PubMed: Stability of Nano-Emulsified Cannabidiol in Acidic Foods and Beverages

PubMed: Stability of Nano-Emulsified Cannabidiol in Acidic Foods and Beverages

Cannabis Cannabinoid Res. 2024 Jun 18. doi: 10.1089/can.2024.0064. Online ahead of print.

ABSTRACT

Introduction: Food and beverage products containing cannabidiol (CBD) is a growing industry, but some CBD products contain Δ9-tetrahydrocannabinol (Δ9-THC), despite being labeled as “THC-free”. As CBD can convert to Δ9-THC under acidic conditions, a potential cause is the formation of Δ9-THC during storage of acidic CBD products. In this study, we investigated if acidic products (pH ≤ 4) fortified with CBD would facilitate conversion to THC over a 2-15-month time period. Materials and Methods: Six products, three beverages (lemonade, cola, and sports drink) and three condiments (ketchup, mustard, and hot sauce), were purchased from a local grocery store and fortified with a nano-emulsified CBD isolate (verified as THC-free by testing). The concentrations of CBD and Δ9-THC were measured by Gas Chromatography Flame Ionization Detector (GC-FID) and Liquid Chromatography with tandem mass spectrometry (LC-MS/MS), respectively, for up to 15 months at room temperature. Results: Coefficients of variation (CVs) of initial CBD concentrations by GC-FID were <10% for all products except ketchup (18%), showing homogeneity in the fortification. Formation of THC was variable, with the largest amount observed after 15 months in fortified lemonade #2 (3.09 mg Δ9-THC/serving) and sports drink #2 (1.18 mg Δ9-THC/serving). Both beverages contain citric acid, while cola containing phosphoric acid produced 0.10 mg Δ9-THC/serving after 4 months. The importance of the acid type was verified using acid solutions in water. No more than 0.01 mg Δ9-THC/serving was observed with the condiments after 4 months. Discussion: Conversion of CBD to THC can occur in some acidic food products when those products are stored at room temperature. Therefore, despite purchasing beverages manufactured with a THC-free nano-emulsified form of CBD, consumers might be at some risk of unknowingly ingesting small amounts of THC. The results indicate that up to 3 mg Δ9-THC from conversion can be present in a serving of CBD-lemonade. Based on the previous studies, 3 mg Δ9-THC might produce a positive urine sample (≥15 ng/mL THC carboxylic acid) in some individuals. Conclusion: Consumers must exert caution when consuming products with an acidic pH (≤4) that suggests that they are “THC-Free,” because consumption might lead to positive drug tests or, in the case of multiple doses, intoxication.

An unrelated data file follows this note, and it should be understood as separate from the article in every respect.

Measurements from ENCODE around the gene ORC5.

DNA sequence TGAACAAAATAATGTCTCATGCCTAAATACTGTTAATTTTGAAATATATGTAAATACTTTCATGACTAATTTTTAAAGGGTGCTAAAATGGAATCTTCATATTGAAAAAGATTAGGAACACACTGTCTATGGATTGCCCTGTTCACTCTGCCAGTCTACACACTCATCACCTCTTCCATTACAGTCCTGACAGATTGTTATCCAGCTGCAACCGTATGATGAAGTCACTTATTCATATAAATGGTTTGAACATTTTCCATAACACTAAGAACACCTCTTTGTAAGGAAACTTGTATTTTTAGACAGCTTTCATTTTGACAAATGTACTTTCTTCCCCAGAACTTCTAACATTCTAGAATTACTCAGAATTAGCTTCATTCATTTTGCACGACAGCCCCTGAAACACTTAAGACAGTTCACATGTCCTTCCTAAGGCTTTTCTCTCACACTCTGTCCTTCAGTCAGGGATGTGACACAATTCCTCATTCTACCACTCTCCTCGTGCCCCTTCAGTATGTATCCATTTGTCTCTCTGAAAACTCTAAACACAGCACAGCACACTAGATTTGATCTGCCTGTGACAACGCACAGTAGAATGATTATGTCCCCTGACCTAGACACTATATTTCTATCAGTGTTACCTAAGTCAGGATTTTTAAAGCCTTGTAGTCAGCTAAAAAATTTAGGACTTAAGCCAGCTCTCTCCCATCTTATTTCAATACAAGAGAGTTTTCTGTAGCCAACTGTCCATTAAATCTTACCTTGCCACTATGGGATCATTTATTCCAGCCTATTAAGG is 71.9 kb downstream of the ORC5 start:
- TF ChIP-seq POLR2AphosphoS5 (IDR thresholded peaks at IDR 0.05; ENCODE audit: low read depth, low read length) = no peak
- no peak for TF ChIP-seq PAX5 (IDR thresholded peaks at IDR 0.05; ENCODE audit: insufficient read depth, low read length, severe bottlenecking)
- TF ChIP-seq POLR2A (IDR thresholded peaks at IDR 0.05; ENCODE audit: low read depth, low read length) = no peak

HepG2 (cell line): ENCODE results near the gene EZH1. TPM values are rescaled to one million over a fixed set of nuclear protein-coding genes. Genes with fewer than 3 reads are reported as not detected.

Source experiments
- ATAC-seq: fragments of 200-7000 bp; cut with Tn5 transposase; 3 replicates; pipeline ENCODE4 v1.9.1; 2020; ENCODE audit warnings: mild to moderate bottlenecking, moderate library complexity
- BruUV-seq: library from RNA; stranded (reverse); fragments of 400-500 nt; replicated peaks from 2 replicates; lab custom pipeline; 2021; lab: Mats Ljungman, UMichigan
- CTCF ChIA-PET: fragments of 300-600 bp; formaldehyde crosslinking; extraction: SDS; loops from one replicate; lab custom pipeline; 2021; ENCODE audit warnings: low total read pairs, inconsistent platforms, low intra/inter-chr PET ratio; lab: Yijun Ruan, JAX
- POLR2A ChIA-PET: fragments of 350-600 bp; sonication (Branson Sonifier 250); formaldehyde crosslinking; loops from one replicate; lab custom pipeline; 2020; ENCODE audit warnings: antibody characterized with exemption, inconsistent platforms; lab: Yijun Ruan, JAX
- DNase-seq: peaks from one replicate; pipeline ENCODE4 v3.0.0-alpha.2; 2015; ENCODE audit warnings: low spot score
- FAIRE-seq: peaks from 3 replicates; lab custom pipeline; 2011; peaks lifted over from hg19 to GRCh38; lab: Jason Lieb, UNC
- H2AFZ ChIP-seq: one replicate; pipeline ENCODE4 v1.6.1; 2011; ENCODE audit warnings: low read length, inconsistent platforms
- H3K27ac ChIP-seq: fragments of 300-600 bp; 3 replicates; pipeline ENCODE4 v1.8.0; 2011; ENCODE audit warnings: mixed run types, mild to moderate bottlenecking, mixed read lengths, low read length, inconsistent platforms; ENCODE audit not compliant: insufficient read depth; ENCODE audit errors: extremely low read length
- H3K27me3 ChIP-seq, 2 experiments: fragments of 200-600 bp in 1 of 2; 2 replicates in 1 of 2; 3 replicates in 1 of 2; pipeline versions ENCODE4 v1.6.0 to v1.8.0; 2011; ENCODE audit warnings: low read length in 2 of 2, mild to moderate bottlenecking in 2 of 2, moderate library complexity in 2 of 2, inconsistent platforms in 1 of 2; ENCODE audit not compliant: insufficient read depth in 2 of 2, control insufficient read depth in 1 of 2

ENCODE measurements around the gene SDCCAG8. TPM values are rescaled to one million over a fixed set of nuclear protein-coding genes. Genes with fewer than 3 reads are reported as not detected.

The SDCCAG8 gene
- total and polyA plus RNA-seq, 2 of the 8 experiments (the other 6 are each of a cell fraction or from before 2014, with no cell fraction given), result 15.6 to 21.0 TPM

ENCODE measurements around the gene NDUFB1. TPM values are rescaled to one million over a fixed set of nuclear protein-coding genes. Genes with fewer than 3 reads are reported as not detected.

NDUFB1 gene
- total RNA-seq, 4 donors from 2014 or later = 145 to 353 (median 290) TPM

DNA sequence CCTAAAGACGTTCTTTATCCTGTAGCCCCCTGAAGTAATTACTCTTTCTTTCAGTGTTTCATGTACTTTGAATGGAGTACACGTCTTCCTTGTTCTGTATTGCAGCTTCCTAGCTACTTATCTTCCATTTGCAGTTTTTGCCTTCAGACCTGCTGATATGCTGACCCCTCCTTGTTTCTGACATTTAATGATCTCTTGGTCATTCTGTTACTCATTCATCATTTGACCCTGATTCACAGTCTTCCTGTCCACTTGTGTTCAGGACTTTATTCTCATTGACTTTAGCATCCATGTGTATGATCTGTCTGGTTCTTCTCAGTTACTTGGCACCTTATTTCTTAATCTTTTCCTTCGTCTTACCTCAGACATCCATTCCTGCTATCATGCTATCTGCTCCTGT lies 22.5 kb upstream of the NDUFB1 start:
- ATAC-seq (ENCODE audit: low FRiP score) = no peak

PMID:38888614 | DOI:10.1089/can.2024.0064

https://pubmed.ncbi.nlm.nih.gov/38888614/?utm_source=Chrome&utm_medium=rss&utm_campaign=pubmed-2&utm_content=1Ds1JEbG0OWaBdqM3tTUGjkFhFGaOtMecPdpuvzbuubWi6d9Fn&fc=20231022105433&ff=20240618183306&v=2.18.0.post9+e462414 June 18, 2024 10:00 am